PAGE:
27. July 21, 2010 7:32 am

    What a great list! I love that you have something available for everyone, except of course I couldn’t choose and have now added all to my wishlist.

  28. July 21, 2010 12:03 pm

    I also loved the Principles of Uncertainty! Quietly beautiful. And I’m glad to hear you enjoyed The Heart That Bleeds; I’ve been eyeing it.

    • July 22, 2010 9:50 am

      Quietly beautiful is a great way to describe it. :)

  29. July 21, 2010 1:02 pm

    Ah thank you for mentioning Bellfield Hall. I remember seeing that one a while back and had forgotten about it. That totally sounds like my kind of book :)

  30. July 22, 2010 4:53 am

    That´s such a great list, Eva. Thanks for posting it! :) Can´t wait to try these books now, especially the mystery since it sounds like something I´d love.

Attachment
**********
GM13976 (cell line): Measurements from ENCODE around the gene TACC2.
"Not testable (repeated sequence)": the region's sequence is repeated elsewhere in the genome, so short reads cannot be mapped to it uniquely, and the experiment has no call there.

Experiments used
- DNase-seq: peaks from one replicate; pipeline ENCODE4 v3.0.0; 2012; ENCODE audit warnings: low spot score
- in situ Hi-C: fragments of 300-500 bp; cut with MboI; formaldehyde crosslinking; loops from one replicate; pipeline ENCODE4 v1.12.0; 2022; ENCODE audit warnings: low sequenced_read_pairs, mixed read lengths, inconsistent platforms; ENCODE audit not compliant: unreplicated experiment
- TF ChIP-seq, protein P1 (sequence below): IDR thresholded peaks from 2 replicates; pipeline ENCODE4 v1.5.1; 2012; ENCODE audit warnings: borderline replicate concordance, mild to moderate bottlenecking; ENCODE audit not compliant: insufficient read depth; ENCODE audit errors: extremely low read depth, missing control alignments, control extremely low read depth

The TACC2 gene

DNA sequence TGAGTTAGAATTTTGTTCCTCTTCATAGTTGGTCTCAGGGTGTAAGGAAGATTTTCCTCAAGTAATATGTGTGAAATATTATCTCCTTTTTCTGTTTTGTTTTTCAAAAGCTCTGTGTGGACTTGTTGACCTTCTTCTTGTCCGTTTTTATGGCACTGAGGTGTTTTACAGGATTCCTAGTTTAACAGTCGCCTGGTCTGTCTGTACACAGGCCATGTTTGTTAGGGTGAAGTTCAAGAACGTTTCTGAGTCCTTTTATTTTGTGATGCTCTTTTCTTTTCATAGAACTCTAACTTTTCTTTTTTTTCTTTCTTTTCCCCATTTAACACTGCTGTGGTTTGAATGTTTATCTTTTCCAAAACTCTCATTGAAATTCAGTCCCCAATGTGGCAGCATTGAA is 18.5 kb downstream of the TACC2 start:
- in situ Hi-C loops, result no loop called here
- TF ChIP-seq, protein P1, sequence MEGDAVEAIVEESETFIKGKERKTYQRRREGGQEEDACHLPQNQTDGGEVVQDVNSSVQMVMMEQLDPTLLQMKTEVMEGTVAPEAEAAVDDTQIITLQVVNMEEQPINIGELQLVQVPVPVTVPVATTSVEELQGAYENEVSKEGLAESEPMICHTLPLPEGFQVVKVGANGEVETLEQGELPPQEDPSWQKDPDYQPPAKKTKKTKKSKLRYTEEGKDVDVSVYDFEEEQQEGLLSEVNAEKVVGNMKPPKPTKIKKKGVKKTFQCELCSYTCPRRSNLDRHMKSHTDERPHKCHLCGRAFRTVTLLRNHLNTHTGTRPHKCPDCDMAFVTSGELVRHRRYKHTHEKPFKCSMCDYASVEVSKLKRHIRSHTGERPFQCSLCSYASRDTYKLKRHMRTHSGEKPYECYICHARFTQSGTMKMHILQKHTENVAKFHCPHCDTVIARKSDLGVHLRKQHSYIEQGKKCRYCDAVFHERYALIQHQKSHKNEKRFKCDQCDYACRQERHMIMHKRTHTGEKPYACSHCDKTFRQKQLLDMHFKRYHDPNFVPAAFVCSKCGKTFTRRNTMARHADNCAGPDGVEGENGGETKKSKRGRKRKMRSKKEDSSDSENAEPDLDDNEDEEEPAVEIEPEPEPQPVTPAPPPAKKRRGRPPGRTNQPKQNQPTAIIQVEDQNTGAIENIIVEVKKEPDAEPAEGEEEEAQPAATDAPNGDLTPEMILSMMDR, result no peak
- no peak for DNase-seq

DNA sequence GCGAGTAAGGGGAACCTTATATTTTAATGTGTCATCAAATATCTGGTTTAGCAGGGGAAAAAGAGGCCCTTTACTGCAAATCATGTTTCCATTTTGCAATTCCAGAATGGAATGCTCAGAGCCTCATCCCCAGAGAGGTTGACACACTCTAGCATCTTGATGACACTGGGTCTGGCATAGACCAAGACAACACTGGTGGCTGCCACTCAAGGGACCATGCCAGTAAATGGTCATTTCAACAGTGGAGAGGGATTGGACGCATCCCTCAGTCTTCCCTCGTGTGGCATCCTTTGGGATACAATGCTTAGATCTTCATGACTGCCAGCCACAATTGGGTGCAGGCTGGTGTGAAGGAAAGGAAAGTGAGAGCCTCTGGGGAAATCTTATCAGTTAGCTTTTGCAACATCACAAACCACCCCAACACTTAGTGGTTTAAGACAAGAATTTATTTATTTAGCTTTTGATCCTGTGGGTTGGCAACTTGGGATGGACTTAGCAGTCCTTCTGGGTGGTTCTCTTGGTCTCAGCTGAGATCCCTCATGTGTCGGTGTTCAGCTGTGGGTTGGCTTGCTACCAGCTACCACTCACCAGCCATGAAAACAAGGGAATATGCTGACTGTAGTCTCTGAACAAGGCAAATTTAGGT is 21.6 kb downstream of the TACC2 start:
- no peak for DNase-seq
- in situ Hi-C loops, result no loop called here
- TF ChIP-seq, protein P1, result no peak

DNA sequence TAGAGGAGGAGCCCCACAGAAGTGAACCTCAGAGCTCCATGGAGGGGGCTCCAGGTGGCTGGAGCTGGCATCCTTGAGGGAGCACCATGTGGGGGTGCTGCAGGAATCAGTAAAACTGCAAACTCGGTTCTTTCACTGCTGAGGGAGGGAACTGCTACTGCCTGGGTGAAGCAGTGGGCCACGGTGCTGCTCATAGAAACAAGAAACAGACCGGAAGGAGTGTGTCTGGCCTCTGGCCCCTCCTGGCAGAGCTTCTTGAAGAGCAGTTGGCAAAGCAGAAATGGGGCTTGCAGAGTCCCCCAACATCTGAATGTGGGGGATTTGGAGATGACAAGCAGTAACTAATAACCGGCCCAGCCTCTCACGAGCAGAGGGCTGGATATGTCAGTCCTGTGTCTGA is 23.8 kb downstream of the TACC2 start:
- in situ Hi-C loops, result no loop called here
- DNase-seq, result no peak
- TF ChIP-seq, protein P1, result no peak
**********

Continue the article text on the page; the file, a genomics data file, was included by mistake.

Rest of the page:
• July 22, 2010 9:53 am

      Thanks Bina: I’m glad you enjoyed it! Bellfield Hall was total comfort reading; I hope if you read it you post on it. :)

  31. stacybuckeye permalink
    July 24, 2010 8:20 am

    Well, I haven’t read any of these so thanks for giving me some new books to look for, Eva!

    • July 24, 2010 9:15 am

      I hope you enjoy whichever ones you find! :)

  32. July 24, 2010 12:45 pm

    I’ve considered Twinkle Twinkle many times; it sounds so intriguing!

Trackbacks

  1. Sunday Salon: the July Post « A Striped Armchair
  2. Library Loot « The Captive Reader
  3. Thoughts: Bellfield Hall: Or, The Observations of Miss Dido Kent « Bonjour, Cass!
  4. A Long, Long Time Ago and Essentially True – Brigid Pasulka « The Captive Reader
  5. My Mother’s Wedding Dress (thoughts) « A Striped Armchair
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  11. Kitchen by Banana Yoshimoto (thoughts on rereading) « A Striped Armchair
  12. The River of Lost Footsteps by Thant Myint-U (thoughts) « A Striped Armchair
  13. Bellfield Hall (A Dido Kent Mystery, #1) by Anna Dean « The Sleepless Reader